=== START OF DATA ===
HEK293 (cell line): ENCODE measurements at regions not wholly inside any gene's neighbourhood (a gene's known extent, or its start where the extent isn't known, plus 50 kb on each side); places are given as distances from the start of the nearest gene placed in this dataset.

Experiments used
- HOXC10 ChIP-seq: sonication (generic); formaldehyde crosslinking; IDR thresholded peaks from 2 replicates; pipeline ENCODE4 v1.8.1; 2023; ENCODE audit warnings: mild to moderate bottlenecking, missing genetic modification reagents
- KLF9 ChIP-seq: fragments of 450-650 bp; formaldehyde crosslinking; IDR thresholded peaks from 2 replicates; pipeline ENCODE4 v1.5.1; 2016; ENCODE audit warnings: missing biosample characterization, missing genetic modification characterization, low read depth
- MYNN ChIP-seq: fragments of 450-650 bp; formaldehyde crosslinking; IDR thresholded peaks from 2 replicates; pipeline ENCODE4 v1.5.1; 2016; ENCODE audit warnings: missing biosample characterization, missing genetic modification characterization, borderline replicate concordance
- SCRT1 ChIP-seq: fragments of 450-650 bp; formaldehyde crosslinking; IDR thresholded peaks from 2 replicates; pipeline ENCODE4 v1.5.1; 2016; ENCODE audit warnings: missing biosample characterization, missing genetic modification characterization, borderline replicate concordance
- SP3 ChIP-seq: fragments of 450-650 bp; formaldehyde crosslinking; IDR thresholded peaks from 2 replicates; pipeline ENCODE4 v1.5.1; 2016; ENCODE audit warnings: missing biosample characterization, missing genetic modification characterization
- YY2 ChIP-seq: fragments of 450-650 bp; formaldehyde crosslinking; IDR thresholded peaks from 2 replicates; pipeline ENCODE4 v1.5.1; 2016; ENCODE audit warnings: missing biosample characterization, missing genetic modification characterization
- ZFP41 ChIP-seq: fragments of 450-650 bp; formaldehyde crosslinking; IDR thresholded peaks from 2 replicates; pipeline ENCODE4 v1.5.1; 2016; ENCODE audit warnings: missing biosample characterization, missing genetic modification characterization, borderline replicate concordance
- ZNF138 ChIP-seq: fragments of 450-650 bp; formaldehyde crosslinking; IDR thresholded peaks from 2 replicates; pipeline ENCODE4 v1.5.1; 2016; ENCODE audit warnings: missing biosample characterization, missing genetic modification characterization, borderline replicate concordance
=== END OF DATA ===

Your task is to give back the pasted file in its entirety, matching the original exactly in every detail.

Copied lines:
HEK293 (cell line): ENCODE measurements at regions not wholly inside any gene's neighbourhood (a gene's known extent, or its start where the extent isn't known, plus 50 kb on each side); places are given as distances from the start of the nearest gene placed in this dataset.

Experiments used
- HOXC10 ChIP-seq: sonication (generic); formaldehyde crosslinking; IDR thresholded peaks from 2 replicates; pipeline ENCODE4 v1.8.1; 2023; ENCODE audit warnings: mild to moderate bottlenecking, missing genetic modification reagents
- KLF9 ChIP-seq: fragments of 450-650 bp; formaldehyde crosslinking; IDR thresholded peaks from 2 replicates; pipeline ENCODE4 v1.5.1; 2016; ENCODE audit warnings: missing biosample characterization, missing genetic modification characterization, low read depth
- MYNN ChIP-seq: fragments of 450-650 bp; formaldehyde crosslinking; IDR thresholded peaks from 2 replicates; pipeline ENCODE4 v1.5.1; 2016; ENCODE audit warnings: missing biosample characterization, missing genetic modification characterization, borderline replicate concordance
- SCRT1 ChIP-seq: fragments of 450-650 bp; formaldehyde crosslinking; IDR thresholded peaks from 2 replicates; pipeline ENCODE4 v1.5.1; 2016; ENCODE audit warnings: missing biosample characterization, missing genetic modification characterization, borderline replicate concordance
- SP3 ChIP-seq: fragments of 450-650 bp; formaldehyde crosslinking; IDR thresholded peaks from 2 replicates; pipeline ENCODE4 v1.5.1; 2016; ENCODE audit warnings: missing biosample characterization, missing genetic modification characterization
- YY2 ChIP-seq: fragments of 450-650 bp; formaldehyde crosslinking; IDR thresholded peaks from 2 replicates; pipeline ENCODE4 v1.5.1; 2016; ENCODE audit warnings: missing biosample characterization, missing genetic modification characterization
- ZFP41 ChIP-seq: fragments of 450-650 bp; formaldehyde crosslinking; IDR thresholded peaks from 2 replicates; pipeline ENCODE4 v1.5.1; 2016; ENCODE audit warnings: missing biosample characterization, missing genetic modification characterization, borderline replicate concordance
- ZNF138 ChIP-seq: fragments of 450-650 bp; formaldehyde crosslinking; IDR thresholded peaks from 2 replicates; pipeline ENCODE4 v1.5.1; 2016; ENCODE audit warnings: missing biosample characterization, missing genetic modification characterization, borderline replicate concordance